3- Reduces chronic pain. Good relaxing music can be a great way to distract patients from going into surgery or suffering from acute chronic pain. Studies suggest that listening to music listening helps control pain.
4- Helps you sleep better. Research by the National Library of Medicine shows that listening to music is therapy for the mind as it helps to relax, and consequently improves sleep. This exercise is better with classical music. So, tune yourself to Bach, Mozart or Beethoven the next time insomnia strikes.
All these wide range of benefits and implications of music on general wellness are incorporated into music therapy.
What is Music Therapy?
Music therapy is the clinical use of music to impart various positive psychological effects and improve the client’s quality of life. Therapists (like the ones at Nordoff Robbins) use music to engage one in a thrilling and beneficial relationship with music.
But does music therapy for mental health actually work? Let’s find out.
Music therapy for mental health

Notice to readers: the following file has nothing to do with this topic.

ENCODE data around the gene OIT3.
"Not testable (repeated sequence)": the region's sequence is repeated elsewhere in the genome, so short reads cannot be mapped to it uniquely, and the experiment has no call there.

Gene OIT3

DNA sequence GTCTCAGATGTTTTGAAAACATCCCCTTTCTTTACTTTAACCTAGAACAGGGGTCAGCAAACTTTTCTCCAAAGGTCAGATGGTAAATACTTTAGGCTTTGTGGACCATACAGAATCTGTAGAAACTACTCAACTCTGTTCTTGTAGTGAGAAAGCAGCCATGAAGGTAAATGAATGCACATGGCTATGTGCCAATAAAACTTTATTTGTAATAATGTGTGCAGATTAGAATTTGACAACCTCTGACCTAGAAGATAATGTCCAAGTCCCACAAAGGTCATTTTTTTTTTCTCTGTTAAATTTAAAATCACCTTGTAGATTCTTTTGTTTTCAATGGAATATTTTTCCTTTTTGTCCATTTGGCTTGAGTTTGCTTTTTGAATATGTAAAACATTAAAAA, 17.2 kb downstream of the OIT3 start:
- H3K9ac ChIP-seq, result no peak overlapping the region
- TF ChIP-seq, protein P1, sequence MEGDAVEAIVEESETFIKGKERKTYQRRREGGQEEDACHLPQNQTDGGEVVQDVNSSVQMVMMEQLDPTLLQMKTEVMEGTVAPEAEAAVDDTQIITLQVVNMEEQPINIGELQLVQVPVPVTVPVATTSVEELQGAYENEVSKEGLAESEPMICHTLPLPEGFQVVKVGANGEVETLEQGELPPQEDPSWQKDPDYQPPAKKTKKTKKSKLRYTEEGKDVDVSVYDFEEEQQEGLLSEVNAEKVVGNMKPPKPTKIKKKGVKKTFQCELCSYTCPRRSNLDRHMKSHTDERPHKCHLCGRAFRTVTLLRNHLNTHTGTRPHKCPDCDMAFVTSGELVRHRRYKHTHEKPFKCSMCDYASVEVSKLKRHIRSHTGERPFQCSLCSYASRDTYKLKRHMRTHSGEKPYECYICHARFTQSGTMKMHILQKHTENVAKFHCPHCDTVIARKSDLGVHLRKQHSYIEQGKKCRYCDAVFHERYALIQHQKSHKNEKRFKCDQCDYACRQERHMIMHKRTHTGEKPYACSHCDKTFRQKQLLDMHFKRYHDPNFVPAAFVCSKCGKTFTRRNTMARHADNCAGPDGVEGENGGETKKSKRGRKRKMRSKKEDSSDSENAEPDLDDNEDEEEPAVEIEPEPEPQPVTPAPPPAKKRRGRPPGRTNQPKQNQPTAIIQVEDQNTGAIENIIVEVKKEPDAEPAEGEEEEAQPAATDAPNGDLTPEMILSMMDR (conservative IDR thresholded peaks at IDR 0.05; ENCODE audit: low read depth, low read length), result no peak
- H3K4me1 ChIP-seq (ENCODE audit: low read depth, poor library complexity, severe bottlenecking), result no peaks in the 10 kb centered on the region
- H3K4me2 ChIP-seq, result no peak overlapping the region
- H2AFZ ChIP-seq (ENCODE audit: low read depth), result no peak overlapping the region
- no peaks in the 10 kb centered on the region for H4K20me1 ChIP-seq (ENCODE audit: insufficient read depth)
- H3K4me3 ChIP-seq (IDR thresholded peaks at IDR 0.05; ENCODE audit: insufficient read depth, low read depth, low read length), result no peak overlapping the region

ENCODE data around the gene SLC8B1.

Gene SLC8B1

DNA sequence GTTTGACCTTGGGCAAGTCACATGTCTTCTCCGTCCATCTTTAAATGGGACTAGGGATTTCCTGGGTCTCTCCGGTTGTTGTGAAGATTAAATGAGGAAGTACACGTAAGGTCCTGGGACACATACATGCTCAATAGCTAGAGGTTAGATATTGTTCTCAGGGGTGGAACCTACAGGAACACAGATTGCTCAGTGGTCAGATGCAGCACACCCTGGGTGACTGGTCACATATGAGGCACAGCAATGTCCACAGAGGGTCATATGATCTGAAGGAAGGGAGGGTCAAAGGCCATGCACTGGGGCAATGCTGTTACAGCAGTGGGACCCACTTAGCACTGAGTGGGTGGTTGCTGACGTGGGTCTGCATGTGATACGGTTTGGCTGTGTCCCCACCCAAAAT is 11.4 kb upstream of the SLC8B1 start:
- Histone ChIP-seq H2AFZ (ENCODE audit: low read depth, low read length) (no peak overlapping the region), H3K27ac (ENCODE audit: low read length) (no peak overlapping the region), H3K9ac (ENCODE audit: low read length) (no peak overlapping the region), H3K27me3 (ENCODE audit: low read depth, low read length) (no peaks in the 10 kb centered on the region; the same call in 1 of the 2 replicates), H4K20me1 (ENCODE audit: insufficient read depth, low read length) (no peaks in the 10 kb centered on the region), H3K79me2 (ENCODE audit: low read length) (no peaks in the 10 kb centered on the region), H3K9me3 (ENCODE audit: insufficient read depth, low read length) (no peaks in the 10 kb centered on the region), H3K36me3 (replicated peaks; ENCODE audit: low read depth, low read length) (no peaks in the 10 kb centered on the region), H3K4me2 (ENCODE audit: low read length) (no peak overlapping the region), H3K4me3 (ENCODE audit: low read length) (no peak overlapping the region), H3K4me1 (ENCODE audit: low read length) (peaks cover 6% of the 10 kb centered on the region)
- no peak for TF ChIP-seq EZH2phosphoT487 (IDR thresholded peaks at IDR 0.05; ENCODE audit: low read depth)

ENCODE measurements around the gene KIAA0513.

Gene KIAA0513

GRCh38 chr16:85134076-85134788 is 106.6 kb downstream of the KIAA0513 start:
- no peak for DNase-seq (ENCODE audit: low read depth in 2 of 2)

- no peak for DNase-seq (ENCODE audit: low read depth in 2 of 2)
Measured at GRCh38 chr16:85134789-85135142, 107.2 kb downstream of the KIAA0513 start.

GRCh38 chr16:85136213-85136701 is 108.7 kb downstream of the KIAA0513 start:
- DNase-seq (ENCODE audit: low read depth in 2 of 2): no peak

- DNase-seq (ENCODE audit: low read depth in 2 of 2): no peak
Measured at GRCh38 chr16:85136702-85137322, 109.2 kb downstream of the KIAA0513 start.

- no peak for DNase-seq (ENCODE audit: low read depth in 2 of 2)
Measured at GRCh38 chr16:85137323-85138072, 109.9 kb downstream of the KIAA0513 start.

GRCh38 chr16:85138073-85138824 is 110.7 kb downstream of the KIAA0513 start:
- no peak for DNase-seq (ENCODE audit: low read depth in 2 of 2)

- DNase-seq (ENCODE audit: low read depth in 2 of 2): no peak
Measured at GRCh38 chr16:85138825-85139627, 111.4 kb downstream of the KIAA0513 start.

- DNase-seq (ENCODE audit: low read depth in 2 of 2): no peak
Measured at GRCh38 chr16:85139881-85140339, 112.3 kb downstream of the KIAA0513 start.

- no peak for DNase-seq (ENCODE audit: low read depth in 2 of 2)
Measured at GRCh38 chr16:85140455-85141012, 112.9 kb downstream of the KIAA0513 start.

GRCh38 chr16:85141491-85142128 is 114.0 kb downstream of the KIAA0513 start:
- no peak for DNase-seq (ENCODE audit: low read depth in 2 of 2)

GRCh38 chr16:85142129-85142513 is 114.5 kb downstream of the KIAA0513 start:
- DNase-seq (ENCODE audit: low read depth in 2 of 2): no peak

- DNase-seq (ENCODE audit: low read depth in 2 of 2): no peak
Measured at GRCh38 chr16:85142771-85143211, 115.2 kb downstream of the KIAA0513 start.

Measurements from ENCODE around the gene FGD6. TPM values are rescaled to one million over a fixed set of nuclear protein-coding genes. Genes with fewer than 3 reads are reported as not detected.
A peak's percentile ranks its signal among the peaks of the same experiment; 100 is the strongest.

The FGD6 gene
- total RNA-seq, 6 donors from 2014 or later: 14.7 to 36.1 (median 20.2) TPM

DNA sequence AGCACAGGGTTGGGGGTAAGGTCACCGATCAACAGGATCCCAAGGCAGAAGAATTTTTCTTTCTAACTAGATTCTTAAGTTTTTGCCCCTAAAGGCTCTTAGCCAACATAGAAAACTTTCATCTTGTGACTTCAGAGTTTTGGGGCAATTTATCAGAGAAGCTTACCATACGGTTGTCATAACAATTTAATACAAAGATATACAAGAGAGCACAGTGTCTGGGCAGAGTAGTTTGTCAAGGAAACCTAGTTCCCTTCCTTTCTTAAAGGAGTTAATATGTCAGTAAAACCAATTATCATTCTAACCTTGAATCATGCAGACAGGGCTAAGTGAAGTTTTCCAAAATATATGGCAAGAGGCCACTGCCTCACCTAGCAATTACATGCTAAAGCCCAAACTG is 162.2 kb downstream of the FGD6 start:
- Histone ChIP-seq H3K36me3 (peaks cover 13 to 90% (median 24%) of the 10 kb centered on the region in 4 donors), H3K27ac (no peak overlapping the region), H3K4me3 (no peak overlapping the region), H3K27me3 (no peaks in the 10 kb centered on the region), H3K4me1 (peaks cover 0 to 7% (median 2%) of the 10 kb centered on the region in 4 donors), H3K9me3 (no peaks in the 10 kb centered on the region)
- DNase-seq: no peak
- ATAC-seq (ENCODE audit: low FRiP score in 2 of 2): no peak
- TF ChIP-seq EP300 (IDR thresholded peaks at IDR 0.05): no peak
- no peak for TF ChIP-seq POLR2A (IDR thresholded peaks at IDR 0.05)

The role of music in shaping our identities, cultural & spiritual beliefs is unparalleled. There is also a therapeutic relationship between music as a product & skill, and the person who listens or plays. The way that the mind and soul respond to listening to music or playing it is a proven psychological & clinical intervention. It is widely known in the classical music community that it was Beethoven’s love of music and his ability to play that helped him keep his mental health intact. This was also true for several other legends known for their classical music genii like Schumann, Tchaikovsky, Sergei Rachmaninov, Mikhail Glinka and Anton Bruckner. They often channelled their issues & energy into their creations.
One would be remiss if there wasn’t a mention of upskilling in music here. It is in fact a musician’s desire to produce better work that keeps the mind and soul occupied in productivity. Moreover, evidence suggests that listening to certain types of music helps with mental health. Thus, stating the other side of music therapy- the product. Music therapy has proven to be effective when it is difficult for a person to communicate verbally. It is an unparalleled way of expression.
The genius of music certainly extends to various aspects of life, but it is the geniuses of music that show us ‘how?’ We live in an era where access to virtually anything in the world is at our fingertips, and so should be the access to good mental health. So strum up, drum up & skill up!